Though he has competition in camp, Ravens kicker Billy Cundiff has been told by the club it has confidence he can keep his job.
In an interview with 105.7 The Fan on Tuesday, Cundiff said he has been told by management: If you go out and do your thing, youre going to be our guy.
That doesnt change his approach, however.
It doesnt really matter to me, he said. How I approach it is there are also 31 other teams with kickers in camp. Ultimately, you have competition around the league.
Like other kickers, Cundiff compares what he does with golf. To that end, he said hes more an Ernie Els type, swinging smoothly, while his competition, rookie Justin Tucker, is like Rory McIlroy, swinging from the heels.
Cundiff took the golf metaphor further in talking about the competition with Tucker.
Were more like golfers, Cundiff said. I dont really look at what Justin is doing.
The radio interview was notable for what wasnt discussed how Cundiffs season ended in January, with the miss of a relatively short kick that cost the Ravens a loss to the Patriots in the AFC Championship Game. At 105.7 The Fans website, the station said it had to agree not to ask questions about last season in its interview of Cundiff.
You can argue about whether any media outlet should accept such demands as a condition for an interview, but it does raise this issue: Do the Ravens think Cundiff is so mentally fragile that he cant handle being asked about last year?
Football is back in session for the Ravens.
Their rookies are set to report to the Ravens' training facility in Owings Mills, Md Wednesday. Veterans report next Wednesday, the 18th.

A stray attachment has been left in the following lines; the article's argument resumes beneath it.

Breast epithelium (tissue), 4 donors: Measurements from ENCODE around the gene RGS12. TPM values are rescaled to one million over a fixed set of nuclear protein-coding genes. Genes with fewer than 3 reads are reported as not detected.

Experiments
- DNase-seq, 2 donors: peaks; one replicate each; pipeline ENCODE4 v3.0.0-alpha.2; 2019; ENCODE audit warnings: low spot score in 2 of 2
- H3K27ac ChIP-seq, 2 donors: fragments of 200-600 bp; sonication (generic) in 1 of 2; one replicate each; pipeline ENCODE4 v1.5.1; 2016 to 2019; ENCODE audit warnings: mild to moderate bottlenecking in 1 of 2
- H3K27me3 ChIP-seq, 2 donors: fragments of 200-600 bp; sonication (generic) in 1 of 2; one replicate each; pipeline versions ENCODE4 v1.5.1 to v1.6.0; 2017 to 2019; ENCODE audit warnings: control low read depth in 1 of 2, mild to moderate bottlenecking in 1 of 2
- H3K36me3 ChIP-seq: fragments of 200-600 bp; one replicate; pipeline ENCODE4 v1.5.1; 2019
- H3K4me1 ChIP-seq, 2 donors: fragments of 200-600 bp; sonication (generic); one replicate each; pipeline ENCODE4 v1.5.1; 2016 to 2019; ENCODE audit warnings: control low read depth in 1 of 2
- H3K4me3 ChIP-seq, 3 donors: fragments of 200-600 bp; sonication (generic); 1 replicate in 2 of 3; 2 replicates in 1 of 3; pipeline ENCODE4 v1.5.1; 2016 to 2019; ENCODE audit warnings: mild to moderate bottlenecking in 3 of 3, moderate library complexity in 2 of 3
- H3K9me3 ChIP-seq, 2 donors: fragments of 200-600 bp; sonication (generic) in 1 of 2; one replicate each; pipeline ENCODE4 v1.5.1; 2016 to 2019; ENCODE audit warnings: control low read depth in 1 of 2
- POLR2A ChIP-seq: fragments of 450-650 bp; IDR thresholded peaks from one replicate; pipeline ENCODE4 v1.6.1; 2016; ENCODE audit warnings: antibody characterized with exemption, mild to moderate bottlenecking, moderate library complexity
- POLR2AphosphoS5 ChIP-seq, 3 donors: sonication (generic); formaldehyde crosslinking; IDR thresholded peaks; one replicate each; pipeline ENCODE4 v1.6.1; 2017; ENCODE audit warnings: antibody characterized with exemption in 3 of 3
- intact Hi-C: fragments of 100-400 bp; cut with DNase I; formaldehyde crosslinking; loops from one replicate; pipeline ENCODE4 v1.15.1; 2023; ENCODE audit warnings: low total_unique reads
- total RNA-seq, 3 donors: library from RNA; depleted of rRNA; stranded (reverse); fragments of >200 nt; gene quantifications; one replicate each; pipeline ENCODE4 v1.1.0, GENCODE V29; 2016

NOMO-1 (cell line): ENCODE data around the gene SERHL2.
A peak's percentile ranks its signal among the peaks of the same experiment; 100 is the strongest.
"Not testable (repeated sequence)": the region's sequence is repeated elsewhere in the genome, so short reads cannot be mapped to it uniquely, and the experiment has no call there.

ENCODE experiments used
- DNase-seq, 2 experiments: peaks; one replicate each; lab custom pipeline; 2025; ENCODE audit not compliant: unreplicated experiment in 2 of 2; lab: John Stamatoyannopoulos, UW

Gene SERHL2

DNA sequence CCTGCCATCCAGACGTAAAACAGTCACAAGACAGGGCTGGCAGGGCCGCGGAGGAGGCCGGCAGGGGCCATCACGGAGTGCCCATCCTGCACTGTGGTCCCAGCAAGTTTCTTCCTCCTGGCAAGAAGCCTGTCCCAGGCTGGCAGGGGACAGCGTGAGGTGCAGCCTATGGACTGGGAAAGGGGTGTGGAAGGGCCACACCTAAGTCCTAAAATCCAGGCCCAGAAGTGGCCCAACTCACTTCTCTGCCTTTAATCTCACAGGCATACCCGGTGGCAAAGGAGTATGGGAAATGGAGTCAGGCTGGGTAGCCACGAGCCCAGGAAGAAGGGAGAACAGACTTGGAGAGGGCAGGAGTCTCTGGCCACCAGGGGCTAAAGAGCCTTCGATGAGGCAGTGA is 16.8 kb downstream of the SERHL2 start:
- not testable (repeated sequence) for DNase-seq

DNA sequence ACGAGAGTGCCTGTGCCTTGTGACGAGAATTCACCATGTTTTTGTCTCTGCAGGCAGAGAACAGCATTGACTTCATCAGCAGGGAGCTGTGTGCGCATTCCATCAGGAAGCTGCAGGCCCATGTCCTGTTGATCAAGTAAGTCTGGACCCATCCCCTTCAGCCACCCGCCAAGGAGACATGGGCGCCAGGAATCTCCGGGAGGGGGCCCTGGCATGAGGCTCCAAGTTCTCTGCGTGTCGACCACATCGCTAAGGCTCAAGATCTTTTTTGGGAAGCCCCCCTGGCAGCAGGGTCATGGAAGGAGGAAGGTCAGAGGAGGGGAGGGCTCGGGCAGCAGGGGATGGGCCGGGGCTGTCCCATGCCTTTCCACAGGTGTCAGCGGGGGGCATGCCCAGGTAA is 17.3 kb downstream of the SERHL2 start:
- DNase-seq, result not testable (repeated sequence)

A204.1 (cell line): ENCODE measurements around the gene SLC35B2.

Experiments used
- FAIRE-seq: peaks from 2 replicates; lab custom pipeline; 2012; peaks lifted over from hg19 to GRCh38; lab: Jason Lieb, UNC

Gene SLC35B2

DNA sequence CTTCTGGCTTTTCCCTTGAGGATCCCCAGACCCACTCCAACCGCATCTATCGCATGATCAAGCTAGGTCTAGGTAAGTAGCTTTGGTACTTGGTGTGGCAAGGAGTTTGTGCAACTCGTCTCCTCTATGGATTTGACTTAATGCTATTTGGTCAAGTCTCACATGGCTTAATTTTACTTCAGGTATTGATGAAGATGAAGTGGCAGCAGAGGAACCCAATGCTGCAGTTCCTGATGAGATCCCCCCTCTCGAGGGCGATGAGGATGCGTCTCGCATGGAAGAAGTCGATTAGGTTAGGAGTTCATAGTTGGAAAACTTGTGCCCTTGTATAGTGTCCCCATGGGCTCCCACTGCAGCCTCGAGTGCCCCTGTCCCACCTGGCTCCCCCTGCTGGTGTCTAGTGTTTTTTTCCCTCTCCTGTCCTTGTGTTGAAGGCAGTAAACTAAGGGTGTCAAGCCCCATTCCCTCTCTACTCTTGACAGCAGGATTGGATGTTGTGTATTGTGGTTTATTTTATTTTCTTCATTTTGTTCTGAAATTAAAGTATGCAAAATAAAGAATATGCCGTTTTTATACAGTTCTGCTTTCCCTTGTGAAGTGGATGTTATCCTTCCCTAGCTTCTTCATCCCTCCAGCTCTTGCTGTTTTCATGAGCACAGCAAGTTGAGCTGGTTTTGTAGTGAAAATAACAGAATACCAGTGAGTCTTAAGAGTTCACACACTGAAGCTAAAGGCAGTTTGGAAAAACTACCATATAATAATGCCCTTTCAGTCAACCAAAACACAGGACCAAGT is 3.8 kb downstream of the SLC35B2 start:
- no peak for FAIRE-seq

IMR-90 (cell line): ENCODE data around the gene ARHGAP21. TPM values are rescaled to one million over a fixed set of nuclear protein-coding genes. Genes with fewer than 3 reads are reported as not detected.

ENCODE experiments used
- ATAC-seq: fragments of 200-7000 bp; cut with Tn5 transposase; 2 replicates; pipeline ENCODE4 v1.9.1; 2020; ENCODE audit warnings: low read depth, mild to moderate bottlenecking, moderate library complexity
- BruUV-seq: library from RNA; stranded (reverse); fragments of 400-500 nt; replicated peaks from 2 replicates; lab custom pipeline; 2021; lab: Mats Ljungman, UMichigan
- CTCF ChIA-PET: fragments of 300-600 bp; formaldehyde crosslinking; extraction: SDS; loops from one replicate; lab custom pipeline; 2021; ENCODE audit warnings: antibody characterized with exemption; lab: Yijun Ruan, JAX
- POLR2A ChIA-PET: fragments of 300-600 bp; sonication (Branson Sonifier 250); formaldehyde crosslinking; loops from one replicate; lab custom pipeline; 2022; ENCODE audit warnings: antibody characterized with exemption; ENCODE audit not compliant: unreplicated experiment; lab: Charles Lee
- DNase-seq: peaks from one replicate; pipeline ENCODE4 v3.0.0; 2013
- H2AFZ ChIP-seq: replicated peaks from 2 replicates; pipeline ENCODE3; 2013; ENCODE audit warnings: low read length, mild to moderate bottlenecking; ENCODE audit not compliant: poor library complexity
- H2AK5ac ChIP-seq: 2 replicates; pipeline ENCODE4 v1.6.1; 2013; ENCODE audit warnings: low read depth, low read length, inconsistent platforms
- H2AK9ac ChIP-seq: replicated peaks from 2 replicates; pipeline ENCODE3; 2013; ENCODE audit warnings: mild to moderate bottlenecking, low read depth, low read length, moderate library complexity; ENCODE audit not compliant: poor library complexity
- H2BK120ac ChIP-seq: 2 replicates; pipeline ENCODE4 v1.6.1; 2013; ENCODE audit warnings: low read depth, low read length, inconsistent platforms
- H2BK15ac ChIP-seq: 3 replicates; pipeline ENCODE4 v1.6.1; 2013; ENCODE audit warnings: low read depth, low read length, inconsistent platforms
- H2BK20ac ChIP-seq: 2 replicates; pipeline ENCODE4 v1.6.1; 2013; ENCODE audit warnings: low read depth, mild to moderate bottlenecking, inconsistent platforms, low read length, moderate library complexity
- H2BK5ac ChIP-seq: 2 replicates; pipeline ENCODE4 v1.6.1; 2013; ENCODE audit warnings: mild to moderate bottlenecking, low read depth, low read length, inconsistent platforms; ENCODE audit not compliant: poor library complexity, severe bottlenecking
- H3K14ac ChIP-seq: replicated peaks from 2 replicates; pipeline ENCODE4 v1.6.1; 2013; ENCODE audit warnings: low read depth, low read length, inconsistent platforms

The team is reporting to training camp a bit earlier than most NFL teams. Due to Ray Lewis being enshrined in the Pro Football Hall of Fame Aug. 4 in Canton, Oh, the Ravens will face the Chicago Bears in the annual Hall of Fame Game on Aug. 2. Teams participating are eligible to begin training camp earlier.
This rookie class is already generating national attention. While the Ravens stand by Joe Flacco as their QB1, first-round pick Lamar Jackson could cause a shakeup at some point during the season. And when it comes to much-needed offensive help, tight ends Hayden Hurst and Mark Andrews could begin to provide relief.
Third-round pick Orlando Brown Jr. begins his journey with the Ravens in a more sentimental fashion. His father, Orlando "Zeus" Brown, also played tackle for the Ravens from 1996-98 and then again from 2003-05. Brown passed away in 2011.
Stay with NBC Sports Washington throughout the next several weeks as we keep a close eye on the Ravens' preseason.
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There's only six months until the NFL playoffs and we've got no time to waste.
OK, maybe we're getting a little ahead of ourselves but online betting site, Oddshark, released their early 2018 NFL playoff odds and the Ravens are in a similar situation as previous years.
The Ravens are sitting at +135 — tied for 13th with the San Francisco 49ers — for the best odds to play January football. This would place them in the seventh seed among AFC teams and just outside contention.
The Patriots (-1500), Steelers (-550), Chargers (-145), Jaguars (-140), Texans (-135), and Chiefs (+120) are seeded above them respectively.
During the 2017 season, the Ravens were constantly in the hunt for the fifth or sixth seed in the AFC playoff picture. Several weeks ahead of training camp, Vegas is predicting that to be the case in 2018.
Playoff odds in July mean nothing, but considering their offseason changes, the Ravens' 2018 season should bring positive change.
They added weapons for Joe Flacco in free agents Michael Crabtree, Willie Snead and John Brown, and drafted tight ends Hayden Hurst and Mark Andrews.
Then there was the late first-round draft pick of QB Lamar Jackson. Flacco remains the starter for now, but it will be interesting to see if that changes midway through the season or if they get them both on the field at the same time.
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